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Old 02-24-21, 08:59 AM
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You are way out of the "simple computer" category when it is based on GPS readings instead of using a wheel magnet. The description given by mdarnton is for the Sunding wired computer which is available for under $10 from numerous sellers. I've given away several of these as gifts. They are accurate as long as you correctly enter the wheel circumference and will go for at least a year without changing batteries even with daily riding. It would be a minor miracle to find anything that cheap that does not use a magnetic sensor.

Here's the red dot mentioned above.

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Old 02-24-21, 09:15 AM
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Polar M460 is fairly cheap for a GPS, and the battery life is enough for a 12+ hour ride with enough to spare which was my rationale for going with it.
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Old 02-24-21, 09:38 AM
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[QUOTE=VegasTriker;21939324]You are way out of the "simple computer" category when it is based on GPS readings instead of using a wheel magnet. The description given by mdarnton is for the Sunding wired computer which is available for under $10 from numerous sellers. I've given away several of these as gifts. They are accurate as long as you correctly enter the wheel circumference and will go for at least a year without changing batteries even with daily riding. It would be a minor miracle to find anything that cheap that does not use a magnetic sensor.

Here's the red dot mentioned above.




Thanks guys... Since I don't want yet another thing to charge, etc. on the Mickelson, I'm going to go with this unit. Between the phone and the trail cam... I am way above where I want to be on crap mounted on my bike. This will fit the bill nicely.

Pete
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Old 02-24-21, 09:46 AM
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Originally Posted by PetePetePete View Post
Thanks guys... Since I don't want yet another thing to charge, etc. on the Mickelson, I'm going to go with this unit. Between the phone and the trail cam... I am way above where I want to be on crap mounted on my bike. This will fit the bill nicely.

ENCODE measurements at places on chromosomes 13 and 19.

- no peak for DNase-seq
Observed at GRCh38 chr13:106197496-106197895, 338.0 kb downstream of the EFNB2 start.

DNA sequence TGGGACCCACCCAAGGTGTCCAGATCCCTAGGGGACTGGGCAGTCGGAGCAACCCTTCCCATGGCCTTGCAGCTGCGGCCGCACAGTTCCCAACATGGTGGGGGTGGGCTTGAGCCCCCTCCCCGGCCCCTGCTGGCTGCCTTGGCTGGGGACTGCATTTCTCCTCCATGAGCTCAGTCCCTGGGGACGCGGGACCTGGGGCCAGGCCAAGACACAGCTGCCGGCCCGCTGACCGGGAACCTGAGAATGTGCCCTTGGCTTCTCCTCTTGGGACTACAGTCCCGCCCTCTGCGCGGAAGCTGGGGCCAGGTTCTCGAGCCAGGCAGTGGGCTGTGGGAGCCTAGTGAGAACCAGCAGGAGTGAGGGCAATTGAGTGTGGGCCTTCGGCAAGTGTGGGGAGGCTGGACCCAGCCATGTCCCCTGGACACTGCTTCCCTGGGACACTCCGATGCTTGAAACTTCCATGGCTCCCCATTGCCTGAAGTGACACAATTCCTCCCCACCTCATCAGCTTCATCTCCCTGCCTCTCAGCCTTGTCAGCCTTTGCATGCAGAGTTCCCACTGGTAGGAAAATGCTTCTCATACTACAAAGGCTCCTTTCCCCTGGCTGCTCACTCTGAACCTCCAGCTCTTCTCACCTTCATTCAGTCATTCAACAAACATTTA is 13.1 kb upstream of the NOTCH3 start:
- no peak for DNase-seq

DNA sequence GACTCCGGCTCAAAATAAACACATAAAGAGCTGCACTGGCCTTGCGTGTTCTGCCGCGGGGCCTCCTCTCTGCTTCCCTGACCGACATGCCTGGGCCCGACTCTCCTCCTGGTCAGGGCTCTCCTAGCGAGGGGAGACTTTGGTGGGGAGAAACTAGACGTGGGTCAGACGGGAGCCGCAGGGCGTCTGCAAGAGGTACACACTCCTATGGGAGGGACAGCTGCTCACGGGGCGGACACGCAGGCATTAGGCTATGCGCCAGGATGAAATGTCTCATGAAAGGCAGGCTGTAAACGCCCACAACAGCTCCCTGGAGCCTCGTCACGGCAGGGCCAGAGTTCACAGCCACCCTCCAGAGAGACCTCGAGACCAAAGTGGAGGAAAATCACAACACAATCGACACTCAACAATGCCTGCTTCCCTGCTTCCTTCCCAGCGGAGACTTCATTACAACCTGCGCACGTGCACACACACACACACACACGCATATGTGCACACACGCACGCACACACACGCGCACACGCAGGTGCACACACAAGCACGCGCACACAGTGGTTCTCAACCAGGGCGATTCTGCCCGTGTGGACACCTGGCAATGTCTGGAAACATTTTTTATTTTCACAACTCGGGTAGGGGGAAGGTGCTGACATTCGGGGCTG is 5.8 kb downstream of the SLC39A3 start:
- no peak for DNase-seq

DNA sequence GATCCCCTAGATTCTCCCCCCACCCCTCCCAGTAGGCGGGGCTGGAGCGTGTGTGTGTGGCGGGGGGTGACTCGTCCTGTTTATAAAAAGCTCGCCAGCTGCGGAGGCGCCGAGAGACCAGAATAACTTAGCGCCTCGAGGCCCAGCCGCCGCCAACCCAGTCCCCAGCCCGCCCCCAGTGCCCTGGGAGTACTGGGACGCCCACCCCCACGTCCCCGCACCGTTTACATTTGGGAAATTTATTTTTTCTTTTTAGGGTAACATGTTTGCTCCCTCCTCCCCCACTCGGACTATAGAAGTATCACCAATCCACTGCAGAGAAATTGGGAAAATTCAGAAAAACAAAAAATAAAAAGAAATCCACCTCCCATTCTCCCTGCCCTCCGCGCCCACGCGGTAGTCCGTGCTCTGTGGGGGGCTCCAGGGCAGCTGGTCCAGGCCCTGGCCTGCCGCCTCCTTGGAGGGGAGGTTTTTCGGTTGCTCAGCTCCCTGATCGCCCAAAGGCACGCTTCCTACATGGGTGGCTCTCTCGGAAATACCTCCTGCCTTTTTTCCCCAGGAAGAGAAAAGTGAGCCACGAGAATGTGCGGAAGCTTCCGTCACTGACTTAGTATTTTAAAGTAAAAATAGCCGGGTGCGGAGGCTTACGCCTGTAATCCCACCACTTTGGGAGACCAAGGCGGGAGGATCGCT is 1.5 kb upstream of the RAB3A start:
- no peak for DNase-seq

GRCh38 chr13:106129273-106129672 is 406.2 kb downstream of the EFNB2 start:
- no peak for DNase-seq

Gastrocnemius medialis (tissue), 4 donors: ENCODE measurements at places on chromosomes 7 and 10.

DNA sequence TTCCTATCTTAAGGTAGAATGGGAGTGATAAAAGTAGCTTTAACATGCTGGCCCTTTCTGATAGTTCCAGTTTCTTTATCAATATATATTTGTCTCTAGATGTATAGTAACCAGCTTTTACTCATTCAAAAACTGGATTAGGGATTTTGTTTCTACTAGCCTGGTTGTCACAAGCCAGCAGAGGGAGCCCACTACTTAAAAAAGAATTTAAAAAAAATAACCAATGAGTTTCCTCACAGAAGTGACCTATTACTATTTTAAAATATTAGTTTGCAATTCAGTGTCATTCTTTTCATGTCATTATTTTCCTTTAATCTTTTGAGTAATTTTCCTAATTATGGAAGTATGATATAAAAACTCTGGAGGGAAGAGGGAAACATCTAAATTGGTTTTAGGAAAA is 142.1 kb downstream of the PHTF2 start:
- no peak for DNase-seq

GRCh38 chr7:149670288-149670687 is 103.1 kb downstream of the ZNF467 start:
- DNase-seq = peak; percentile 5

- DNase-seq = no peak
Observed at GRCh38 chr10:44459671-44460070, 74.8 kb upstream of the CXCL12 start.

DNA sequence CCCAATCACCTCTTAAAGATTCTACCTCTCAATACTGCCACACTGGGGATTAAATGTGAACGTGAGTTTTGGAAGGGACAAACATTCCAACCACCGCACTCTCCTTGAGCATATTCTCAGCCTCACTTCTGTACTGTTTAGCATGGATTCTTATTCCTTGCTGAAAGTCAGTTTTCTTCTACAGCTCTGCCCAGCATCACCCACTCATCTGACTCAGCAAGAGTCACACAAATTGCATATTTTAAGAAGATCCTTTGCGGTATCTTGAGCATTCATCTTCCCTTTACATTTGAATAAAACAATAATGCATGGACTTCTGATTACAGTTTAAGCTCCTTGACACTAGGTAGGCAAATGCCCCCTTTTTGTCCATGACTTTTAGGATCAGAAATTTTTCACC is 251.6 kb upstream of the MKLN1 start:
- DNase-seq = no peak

Pete
Have you ridden the Mickelson Trail before? Unless things have changed since I rode it in '15, other than for photos, you won't need your phone in a good number of places. It's a great ride, but be prepared for slower going than you might imagine due to grade and surface condition. Also be prepared for changing weather conditions, especially during thunderstorm season.
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Old 02-24-21, 09:56 AM
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Originally Posted by indyfabz View Post
Have you ridden the Mickelson Trail before? Unless things have changed since I rode it in '15, other than for photos, you won't need your phone in a good number of places. It's a great ride, but be prepared for slower going than you might imagine due to grade and surface condition. Also be prepared for changing weather conditions, especially during thunderstorm season.
I have not ridden the Mick before. My desire for the phone is for GPS/mapping/speed, etc. I don't need (or want) to talk to anyone. LOL. (Wife may want us to bring our inReach... not sure yet)

My understanding is that cell service has improved a bit -- but again, don't care. I want to carry the least possible crap. LOL. It'll be 6-7 days... so carrying crap is my chief concern at the moment.